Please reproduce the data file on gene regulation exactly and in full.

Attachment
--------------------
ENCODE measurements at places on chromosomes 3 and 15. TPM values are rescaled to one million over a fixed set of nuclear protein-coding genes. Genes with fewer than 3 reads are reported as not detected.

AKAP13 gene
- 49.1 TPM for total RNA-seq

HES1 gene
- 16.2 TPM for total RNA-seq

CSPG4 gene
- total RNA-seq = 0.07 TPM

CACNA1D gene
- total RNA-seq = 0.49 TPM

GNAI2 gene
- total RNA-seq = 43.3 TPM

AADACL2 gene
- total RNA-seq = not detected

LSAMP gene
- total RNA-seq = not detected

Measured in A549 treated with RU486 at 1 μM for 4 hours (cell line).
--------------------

ENCODE measurements at places on chromosomes 3 and 15. TPM values are rescaled to one million over a fixed set of nuclear protein-coding genes. Genes with fewer than 3 reads are reported as not detected.

AKAP13 gene
- 49.1 TPM for total RNA-seq

HES1 gene
- 16.2 TPM for total RNA-seq

CSPG4 gene
- total RNA-seq = 0.07 TPM

CACNA1D gene
- total RNA-seq = 0.49 TPM

GNAI2 gene
- total RNA-seq = 43.3 TPM

AADACL2 gene
- total RNA-seq = not detected

LSAMP gene
- total RNA-seq = not detected

Measured in A549 treated with RU486 at 1 μM for 4 hours (cell line).